Author + information
- Received November 23, 2015
- Revision received February 5, 2016
- Accepted March 17, 2016
- Published online December 1, 2016.
- Duy T. Nguyen, MDa,
- Wendy S. Tzou, MDa,
- Matthew M. Zipse, MDa,
- Joshua D. Moss, MDb,
- Lijun Zheng, MSa and
- William H. Sauer, MDa,∗ ()
- aUniversity of Colorado, Section of Cardiac Electrophysiology, Division of Cardiology, Aurora, Colorado
- bUniversity of Chicago, Section of Cardiac Electrophysiology, Division of Cardiology, Chicago, Illinois
- ↵∗Reprint requests and correspondence:
Dr. William H. Sauer, Section of Cardiac Electrophysiology, University of Colorado, 12401 East 17th Avenue, B136, Aurora, Colorado 80045.
Objectives This study sought to determine whether partially insulated focused ablation (PIFA) catheters can minimize risk of injury to critical structures, such as the phrenic nerve and atrioventricular (AV) node, during ablation of adjacent myocardial tissue.
Background PIFA catheters using thermally conductive materials may have differential radiofrequency (RF) heating properties allowing for tailored RF application with more precision.
Methods Open-irrigated, 4- and 8-mm RF ablation catheter tips were insulated partially by coating one-half of their surfaces with a layer of vinyl, silicone, vinyl–silicone, polyurethane, or a composite of aluminum oxide/boron nitride (AOBN). These coated catheters or corresponding noninsulated catheters were positioned with 10 g of force on viable bovine myocardial tissue during RF application in an ex vivo setup. Tip temperatures, power, and lesion volumes were compared. The most effective coating, AOBN, was modified further by adding fenestrations to aid in passive cooling. PIFA catheters with fenestrated AOBN coating were then tested in an in vivo porcine model to target myocardial tissue adjacent to the AV node and the phrenic nerve.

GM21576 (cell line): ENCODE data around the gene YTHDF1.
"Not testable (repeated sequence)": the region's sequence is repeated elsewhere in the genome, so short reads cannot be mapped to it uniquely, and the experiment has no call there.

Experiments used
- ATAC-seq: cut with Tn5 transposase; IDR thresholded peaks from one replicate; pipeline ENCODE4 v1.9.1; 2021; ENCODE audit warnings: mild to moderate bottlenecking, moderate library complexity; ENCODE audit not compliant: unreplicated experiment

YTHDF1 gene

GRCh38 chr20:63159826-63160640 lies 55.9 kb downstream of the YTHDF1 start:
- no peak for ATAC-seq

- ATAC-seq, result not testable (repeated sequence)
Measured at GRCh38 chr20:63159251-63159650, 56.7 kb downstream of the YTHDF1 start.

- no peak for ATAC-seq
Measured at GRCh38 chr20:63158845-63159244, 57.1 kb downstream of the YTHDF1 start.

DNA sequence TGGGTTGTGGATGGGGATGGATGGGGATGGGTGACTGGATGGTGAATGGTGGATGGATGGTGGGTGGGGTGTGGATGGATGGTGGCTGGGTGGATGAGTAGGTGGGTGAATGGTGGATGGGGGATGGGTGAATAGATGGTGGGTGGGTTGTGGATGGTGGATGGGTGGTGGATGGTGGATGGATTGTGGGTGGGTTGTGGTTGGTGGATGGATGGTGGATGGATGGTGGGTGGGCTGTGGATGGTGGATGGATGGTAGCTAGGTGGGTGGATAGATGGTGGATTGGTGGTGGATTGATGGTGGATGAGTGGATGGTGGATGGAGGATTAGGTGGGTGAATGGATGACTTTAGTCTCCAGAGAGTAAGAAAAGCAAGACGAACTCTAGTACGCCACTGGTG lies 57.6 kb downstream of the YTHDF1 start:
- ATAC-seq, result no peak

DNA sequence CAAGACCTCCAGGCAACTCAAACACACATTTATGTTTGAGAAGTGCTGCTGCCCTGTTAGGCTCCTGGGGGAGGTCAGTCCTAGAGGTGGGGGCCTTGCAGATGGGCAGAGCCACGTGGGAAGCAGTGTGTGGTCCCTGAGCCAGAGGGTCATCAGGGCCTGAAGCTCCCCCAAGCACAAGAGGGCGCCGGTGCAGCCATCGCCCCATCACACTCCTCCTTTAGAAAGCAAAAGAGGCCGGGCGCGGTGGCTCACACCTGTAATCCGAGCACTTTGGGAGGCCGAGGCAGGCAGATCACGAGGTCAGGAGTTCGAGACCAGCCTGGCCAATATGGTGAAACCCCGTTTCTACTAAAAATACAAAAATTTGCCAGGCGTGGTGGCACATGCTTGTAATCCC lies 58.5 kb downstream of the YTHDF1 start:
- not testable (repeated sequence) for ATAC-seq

Results PIFA catheters all demonstrated higher tip temperatures, although silicone- and AOBN-catheters demonstrated this to a lesser degree. Significant differences in lesion volumes and temperature-limited powers were noted between control, silicone, and AOBN tips. Steam pops were significantly higher for silicone but not AOBN. In contrast with non-PIFA catheters, injuries to the phrenic nerve and AV node during in vivo ablations with AOBN insulation positioned over these structures were reduced significantly.
Conclusions RF ablation using catheter tips partially coated with a thermally conductive insulation material such as AOBN results in larger ablation lesion volumes without temperature limitations. Partial insulation of the catheter tip will protect adjacent critical structures during RF ablation.
Drs. Sauer and Nguyen have received significant research grants from Biosense Webster and CardioNXT; and educational grants from St Jude Medical, Boston Scientific, and Medtronic. Drs. Sauer and Nguyen have a provisional patent on partially insulated focused catheter ablation. All other authors have reported that they have no relationships relevant to the contents of this paper to disclose.
- Received November 23, 2015.
- Revision received February 5, 2016.
- Accepted March 17, 2016.
- American College of Cardiology Foundation